Keeping public records secret is costing Mass. state and local agencies

The town of Natick has paid WBUR more than $22,000 to settle a lawsuit after refusing for months to provide records on a police officer accused of sexually assaulting a dispatcher. It’s just the latest example of government agencies in Massachusetts paying out large sums after ignoring or rejecting public records requests.

In March, Worcester agreed to pay the Worcester Telegram & Gazette $180,000 after a judge ruled the city illegally withheld records of police misconduct investigations. The judge also ordered the city to pay another $5,000 in punitive damages, the maximum allowed by law, to the state’s new Public Records Assistance Fund.

The City of Boston agreed in one settlement to pay $75,000 to the nonprofit legal group Lawyers for Civil Rights — and promised to clear the city's public records backlog within six months. Boston also paid $7,000 to WBUR to settle a lawsuit alleging the Boston Police Department ignored or delayed record requests.

At the state level, the commonwealth agreed to pay the Boston Globe nearly $43,000 to settle records lawsuits against the Department of Correction, the State Police and the Executive Office of Health and Human Services.

“It sends a message to the government agencies that they can't continue playing games with the public's right-to-know without any kind of consequence,” said Justin Silverman, executive director of the New England First Amendment Coalition. He said he hopes the payments will encourage more people to sue government officials who refuse to release records that are clearly public.

The payments are the result of a 2017 change in the state public records law that gives requestors the right to recoup legal fees if they go to court and win — something that already existed in most other states. Previously, many organizations were reluctant to bring public records lawsuits in Massachusetts, because they couldn't afford the attorney fees.

Now some lawyers for news outlets and others seeking public records are more likely to file suit in hopes of recouping their fees later if they win the lawsuit or reach a settlement.

“There was no point in doing the litigation before, unless the client could afford to pay you by the hour,” civil rights attorney Howard Friedman said. Cases could be particularly expensive, he said, if the agency was likely to appeal. “Who's going to take a case all the way to the SJC [Supreme Judicial Court] without getting paid?”

Friedman said suing government agencies is still often the only way to shake loose records. But he hopes the recent string of payments will prompt government officials to start complying with the law and releasing documents more freely in the future.

“If you can keep suing them,” Friedman said, “they might begin to see the light.”

Many records in Massachusetts remain confidential. It’s the only state where the judiciary, the Legislature and governor’s office all claim to be exempt from the public records law. Municipalities and state agencies have a host of exemptions they can claim to withhold or redact records. But many documents are supposed to be publicly available under the law.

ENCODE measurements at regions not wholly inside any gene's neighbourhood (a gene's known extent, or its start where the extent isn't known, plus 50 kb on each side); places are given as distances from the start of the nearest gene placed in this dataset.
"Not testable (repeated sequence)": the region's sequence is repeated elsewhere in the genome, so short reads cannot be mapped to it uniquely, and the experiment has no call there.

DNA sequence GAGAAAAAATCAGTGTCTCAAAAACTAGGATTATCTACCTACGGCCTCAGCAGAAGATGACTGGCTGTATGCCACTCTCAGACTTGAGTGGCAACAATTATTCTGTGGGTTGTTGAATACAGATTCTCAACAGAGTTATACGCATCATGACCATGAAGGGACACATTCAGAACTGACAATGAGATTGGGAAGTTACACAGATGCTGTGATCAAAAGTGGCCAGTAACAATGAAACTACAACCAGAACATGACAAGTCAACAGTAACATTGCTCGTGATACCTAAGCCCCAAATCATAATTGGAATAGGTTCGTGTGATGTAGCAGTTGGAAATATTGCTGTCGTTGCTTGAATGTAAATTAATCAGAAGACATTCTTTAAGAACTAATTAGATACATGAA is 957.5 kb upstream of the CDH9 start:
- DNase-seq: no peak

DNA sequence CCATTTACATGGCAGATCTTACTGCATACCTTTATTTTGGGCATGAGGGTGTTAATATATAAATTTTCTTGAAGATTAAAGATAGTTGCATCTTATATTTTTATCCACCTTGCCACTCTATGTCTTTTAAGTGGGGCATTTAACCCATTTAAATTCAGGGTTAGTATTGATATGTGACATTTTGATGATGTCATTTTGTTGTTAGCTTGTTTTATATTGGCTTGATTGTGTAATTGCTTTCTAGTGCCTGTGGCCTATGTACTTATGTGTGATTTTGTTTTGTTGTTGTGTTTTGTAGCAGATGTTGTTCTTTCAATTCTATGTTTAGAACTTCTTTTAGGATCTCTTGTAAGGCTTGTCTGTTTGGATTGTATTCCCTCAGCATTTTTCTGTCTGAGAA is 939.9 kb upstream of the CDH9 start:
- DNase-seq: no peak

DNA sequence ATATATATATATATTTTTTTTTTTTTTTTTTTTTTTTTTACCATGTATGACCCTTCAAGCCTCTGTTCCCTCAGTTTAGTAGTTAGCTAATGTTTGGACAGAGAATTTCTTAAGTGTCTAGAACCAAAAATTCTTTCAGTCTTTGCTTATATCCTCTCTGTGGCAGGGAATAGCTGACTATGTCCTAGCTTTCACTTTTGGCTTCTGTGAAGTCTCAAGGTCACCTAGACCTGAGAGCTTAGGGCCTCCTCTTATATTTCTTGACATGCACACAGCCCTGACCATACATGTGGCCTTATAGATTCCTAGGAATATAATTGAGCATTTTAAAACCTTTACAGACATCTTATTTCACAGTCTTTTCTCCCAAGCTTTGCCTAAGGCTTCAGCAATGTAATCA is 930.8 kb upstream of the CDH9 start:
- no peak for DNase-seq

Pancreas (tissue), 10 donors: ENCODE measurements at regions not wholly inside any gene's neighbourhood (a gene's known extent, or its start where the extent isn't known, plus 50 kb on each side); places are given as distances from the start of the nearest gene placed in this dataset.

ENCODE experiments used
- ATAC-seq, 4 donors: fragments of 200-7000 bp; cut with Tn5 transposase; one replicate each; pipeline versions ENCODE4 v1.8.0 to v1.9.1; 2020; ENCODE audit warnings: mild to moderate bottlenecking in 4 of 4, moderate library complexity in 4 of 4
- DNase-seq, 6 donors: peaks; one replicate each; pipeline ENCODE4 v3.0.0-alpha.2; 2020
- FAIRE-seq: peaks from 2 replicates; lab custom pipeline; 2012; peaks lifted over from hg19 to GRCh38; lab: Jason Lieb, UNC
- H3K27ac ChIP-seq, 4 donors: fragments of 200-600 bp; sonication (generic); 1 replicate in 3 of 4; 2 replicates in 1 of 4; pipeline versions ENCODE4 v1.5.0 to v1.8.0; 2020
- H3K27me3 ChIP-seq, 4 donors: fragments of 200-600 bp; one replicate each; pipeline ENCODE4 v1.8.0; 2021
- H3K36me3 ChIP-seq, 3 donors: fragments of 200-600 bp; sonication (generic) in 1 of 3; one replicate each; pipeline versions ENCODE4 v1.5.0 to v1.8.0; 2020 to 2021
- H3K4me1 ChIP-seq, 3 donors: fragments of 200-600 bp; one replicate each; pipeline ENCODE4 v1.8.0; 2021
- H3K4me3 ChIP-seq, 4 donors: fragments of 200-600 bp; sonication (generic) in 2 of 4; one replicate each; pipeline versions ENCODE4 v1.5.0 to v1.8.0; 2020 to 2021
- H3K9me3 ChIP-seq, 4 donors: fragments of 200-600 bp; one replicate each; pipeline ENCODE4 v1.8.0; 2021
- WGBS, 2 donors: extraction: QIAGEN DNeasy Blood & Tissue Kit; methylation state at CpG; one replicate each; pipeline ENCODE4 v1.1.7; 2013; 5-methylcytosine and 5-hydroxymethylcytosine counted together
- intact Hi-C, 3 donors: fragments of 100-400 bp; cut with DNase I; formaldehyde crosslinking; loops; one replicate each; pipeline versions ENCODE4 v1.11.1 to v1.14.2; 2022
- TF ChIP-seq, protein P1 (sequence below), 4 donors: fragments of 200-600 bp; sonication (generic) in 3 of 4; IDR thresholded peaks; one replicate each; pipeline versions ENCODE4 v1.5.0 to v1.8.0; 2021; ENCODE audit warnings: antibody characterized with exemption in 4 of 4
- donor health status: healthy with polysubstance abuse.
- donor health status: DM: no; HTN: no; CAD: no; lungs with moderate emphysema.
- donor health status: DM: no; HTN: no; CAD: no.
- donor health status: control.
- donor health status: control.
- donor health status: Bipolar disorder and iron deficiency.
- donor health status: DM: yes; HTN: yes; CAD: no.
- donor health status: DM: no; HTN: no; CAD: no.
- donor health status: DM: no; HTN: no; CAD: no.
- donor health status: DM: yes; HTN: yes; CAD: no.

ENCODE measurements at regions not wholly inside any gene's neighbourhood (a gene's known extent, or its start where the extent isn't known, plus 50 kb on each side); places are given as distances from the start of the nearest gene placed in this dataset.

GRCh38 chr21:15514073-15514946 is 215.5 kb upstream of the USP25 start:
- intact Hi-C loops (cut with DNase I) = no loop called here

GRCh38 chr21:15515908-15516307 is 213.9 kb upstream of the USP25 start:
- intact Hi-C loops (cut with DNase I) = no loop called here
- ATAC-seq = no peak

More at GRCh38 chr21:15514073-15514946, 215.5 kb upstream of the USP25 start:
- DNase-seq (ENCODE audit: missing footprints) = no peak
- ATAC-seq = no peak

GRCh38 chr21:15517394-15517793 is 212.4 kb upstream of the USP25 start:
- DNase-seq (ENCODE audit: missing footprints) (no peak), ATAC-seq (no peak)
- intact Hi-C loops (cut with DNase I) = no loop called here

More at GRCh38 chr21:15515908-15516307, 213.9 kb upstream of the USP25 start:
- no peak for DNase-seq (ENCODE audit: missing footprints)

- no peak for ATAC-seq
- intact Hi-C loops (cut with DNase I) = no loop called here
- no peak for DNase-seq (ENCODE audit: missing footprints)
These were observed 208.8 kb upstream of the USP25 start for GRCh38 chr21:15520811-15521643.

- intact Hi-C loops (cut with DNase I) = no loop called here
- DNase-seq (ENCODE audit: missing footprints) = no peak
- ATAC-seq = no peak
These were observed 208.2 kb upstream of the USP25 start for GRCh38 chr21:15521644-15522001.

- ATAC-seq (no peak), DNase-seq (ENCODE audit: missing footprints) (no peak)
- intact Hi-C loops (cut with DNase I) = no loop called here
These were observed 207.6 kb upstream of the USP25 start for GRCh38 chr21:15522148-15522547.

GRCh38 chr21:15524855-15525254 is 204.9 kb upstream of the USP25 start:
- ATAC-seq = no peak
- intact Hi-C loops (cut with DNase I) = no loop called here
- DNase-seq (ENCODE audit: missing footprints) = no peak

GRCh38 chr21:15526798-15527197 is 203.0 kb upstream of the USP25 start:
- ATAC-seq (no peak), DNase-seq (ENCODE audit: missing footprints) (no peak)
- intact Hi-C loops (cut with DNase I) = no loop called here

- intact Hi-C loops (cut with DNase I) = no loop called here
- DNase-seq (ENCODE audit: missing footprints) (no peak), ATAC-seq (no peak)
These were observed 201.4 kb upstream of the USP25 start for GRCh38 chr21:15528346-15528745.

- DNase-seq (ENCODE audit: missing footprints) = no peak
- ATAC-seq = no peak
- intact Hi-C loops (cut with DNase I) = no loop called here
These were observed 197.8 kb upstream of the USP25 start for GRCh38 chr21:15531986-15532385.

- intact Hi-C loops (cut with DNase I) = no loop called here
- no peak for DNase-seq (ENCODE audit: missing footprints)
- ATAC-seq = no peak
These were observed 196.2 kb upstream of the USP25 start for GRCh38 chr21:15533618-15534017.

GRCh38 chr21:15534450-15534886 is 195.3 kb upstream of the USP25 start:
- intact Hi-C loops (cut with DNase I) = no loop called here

“If you can keep suing them they might begin to see the light.” 

Attorney Howard Friedman

In August, a judge ordered the Bristol County District Attorney’s office to release a report about a person shot and killed by Fall River police to the man's family — and to pay Friedman's firm $44,000 in legal fees. The district attorney has appealed.

Under state law, agencies are supposed to provide at least an initial response to record requests within 10 business days. They then have several additional weeks to provide the actual records. But agencies routinely miss those deadlines.

That was the case in Natick, where town officials ignored requests from WBUR for more than five months. The town initially would not provide even basic information about the officer accused of sexual assault — such as his salary records and photo — nor a legal reason for withholding the information. Natick also refused to release records about the assault of the dispatcher, including a copy of the investigation and complaint by the victim.

After WBUR sued the town a year ago in Middlesex Superior Court, the agency slowly started to release all the requested records. Natick also agreed to pay WBUR $22,384 to reimburse the station for its attorneys’ fees. That's on top of the $15,000 the town paid its own lawyers to handle the case. Town officials did not respond to requests for comment on the payments.

Similarly, the city of Boston agreed to provide WBUR with a list of police misconduct investigations shortly after the station sued the city, negating the need for a judge to decide the case.

Sophia Hall, deputy litigation director at Lawyers for Civil Rights, said these types of resolutions are common. She said she’s had a number of cases where the moment she serves a lawsuit, "the records suddenly appear."

“I believe the more that we do this work and the more expensive that we make it, the more likely we are to get people to comply,” Hall said.

But obtaining records often remains a struggle.

WBUR asked the city of Boston in late July for records showing how much it has paid to settle public records lawsuits in recent years. Two months later, the city has yet to provide the records — past the legal deadline.


Headshot of Ally Jarmanning

Ally Jarmanning Senior Reporter
Ally is a senior reporter focused on criminal justice and police accountability.


Headshot of Todd Wallack

Todd Wallack Correspondent, Investigations
Todd Wallack is a correspondent on the investigative team. 



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